Study first to report sexual behavior norms for US adults with dementia living at home

September 12, 2018, University of Chicago Medical Center

The majority of partnered, home-dwelling people in the U.S. with dementia are sexually active, according to a University of Chicago Medicine study out this week in the Journal of the American Geriatrics Society. In addition, people with cognitive impairment and dementia often have bothersome sexual function problems they don't discuss with a doctor.

"Until now, most of what we knew on this topic came from studies or legal cases involving people with advanced living in nursing homes," said lead study author Stacy Tessler-Lindau, MD, MAPP, and UChicago Medicine professor of obstetrics/gynecology and geriatrics.

"In the next 30 years, more than 80 million people in the U.S. will be 65 or older. A growing number of people with dementia live at home, cared for by a spouse who, like doctors and society more generally, don't have the knowledge they need to manage the sexual aspects of life with a person with dementia," she said.

This study is the first to look at a nationally-representative sample of this population.

The number of home-dwelling people with Alzheimer's Disease (the most common type of dementia) is expected to grow to more than eight million by 2050.

Researchers found that of partnered people with dementia in their study, 59 percent of men and 51 percent of were sexually active. More than 40 percent of partnered men and women ages 80 to 91 also reported being sexually active. But the likelihood of partnered sexual activity declined with lower cognitive scores for both women and men in the study.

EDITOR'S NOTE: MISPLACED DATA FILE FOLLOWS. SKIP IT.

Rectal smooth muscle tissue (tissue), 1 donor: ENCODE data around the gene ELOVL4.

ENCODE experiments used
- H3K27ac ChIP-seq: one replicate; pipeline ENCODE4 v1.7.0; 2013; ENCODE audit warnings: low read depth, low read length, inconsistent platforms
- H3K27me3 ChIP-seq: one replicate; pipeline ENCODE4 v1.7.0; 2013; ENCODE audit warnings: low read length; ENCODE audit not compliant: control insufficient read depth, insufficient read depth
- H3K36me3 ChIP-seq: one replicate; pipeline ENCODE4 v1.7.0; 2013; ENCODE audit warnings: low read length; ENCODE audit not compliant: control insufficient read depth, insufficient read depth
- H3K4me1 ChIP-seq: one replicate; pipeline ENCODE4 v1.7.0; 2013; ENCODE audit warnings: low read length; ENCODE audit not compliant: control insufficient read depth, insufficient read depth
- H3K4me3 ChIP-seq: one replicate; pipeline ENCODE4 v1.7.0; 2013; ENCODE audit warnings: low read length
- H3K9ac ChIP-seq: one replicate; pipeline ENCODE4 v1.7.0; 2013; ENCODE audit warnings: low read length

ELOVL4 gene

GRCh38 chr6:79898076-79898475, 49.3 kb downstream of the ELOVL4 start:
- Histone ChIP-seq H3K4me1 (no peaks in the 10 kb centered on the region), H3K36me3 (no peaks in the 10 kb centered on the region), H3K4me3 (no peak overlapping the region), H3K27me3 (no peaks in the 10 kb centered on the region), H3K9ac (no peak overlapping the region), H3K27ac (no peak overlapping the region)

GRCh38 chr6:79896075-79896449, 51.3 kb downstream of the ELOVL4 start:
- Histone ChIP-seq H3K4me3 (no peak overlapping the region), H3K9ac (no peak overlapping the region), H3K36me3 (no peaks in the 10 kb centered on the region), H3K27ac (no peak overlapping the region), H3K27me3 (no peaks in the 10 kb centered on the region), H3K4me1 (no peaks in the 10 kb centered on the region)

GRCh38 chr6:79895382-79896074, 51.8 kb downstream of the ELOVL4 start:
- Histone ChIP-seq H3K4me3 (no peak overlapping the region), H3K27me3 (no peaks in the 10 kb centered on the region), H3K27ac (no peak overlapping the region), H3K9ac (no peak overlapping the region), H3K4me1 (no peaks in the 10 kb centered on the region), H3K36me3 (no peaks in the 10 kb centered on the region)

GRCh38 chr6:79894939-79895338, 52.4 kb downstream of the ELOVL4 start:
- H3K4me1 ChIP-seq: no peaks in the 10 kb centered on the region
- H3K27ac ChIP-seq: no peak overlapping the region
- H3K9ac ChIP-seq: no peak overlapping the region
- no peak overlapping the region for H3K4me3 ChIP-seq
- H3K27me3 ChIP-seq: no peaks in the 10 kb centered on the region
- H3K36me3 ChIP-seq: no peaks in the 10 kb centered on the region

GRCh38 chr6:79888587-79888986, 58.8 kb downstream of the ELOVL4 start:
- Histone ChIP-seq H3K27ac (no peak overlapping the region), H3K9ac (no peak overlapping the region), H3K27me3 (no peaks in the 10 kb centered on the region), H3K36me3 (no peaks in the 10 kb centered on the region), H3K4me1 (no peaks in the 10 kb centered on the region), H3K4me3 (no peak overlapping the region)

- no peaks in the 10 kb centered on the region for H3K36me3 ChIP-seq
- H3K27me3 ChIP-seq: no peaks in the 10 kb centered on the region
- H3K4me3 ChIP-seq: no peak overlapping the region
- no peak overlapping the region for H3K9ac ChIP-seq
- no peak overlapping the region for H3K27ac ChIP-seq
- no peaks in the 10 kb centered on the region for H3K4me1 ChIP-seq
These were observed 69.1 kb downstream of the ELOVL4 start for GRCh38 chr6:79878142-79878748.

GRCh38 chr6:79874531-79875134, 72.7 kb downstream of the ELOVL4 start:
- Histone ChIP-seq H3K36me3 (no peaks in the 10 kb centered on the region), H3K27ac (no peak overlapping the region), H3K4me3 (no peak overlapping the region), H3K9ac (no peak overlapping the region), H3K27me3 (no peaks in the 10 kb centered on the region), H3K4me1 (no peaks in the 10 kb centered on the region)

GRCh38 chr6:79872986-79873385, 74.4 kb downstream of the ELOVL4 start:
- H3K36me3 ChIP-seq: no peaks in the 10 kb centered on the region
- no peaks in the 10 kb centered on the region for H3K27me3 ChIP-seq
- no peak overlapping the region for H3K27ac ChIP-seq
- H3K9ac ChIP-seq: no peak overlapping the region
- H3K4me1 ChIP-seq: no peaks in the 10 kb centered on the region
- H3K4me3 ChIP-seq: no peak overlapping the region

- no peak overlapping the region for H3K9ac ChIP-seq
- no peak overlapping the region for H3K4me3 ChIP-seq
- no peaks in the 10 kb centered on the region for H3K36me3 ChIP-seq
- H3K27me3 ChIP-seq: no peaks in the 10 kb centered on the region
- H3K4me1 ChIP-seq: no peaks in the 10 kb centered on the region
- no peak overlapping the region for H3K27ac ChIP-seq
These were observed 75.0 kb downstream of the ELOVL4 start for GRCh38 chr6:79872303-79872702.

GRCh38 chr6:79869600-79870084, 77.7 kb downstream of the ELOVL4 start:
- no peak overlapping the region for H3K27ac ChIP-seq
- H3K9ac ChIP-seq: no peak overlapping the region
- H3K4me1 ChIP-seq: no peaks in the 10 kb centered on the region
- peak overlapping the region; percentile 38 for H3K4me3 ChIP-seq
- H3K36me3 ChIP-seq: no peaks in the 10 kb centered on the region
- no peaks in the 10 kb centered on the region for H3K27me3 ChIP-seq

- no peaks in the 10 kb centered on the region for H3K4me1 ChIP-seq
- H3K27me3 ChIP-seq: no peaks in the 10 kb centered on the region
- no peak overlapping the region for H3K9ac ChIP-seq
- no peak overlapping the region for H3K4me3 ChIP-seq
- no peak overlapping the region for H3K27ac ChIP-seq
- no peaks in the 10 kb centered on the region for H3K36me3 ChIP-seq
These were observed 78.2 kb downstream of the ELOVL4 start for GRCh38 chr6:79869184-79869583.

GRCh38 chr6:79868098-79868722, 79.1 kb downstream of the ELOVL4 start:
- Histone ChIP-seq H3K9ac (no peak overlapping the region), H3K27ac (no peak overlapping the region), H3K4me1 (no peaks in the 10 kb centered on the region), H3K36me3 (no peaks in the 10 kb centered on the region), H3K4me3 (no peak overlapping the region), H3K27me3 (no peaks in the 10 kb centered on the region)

"The lack of basic information about sexual behavior, function and desires in this growing population is a problem," said Lindau, "because these aspects of life with dementia raise ethical, legal, clinical and even moral questions that we as a society are largely unprepared for."

For example, posited Lindau, can a person with dementia consent to sex or be deprived of sex because we're not sure she can consent? Should a doctor treat a person with dementia for sexual dysfunction? Does a person with have an obligation to fulfill "marital duty?"

The study's authors looked at data from more than three thousand home-dwelling people in the United States between the ages of 62 and 91. In a previous study, Lindau and co-authors found later-life sexual activity to be positively associated with physical and mental health and was regarded by most men and women as an important part of life.

The majority of people, across all cognition groups in the current study, reported positive attitudes about sex and that they were having sex less often that they would like. More than one in 10 partnered men and women reported feeling threatened or frightened by their partner; this rate was not higher among people with dementia.

"Physicians may be asked to determine whether a patient with dementia has the capacity to consent to sex and have to balance the obligation to protect the patient from harm with the obligation to protect the person's autonomy," Lindau said. "We now have normative evidence that should help counter negative bias and inform important decisions about sex for people with dementia."

More than one-third of men and one in 10 women in the study's dementia group reported bothersome sexual problems, but only 17 percent of men and one percent of women with dementia talked to a physician about sex life changes that result from a medical condition like dementia.

According to Lindau, there are a growing number of FDA-approved treatments for sexual dysfunction, and many of these are targeted to older adults.

"Sometimes the person complaining about the patient's sexual function problems is the partner, not the patient with dementia. Doctors need to be prepared for how to handle that," she said.

The study is titled "Sexuality and Cognitive Status: A U.S. Nationally Representative Study of Home-Dwelling Older Adults."

Explore further: Dementia increases the risk of 30-day readmission to the hospital after discharge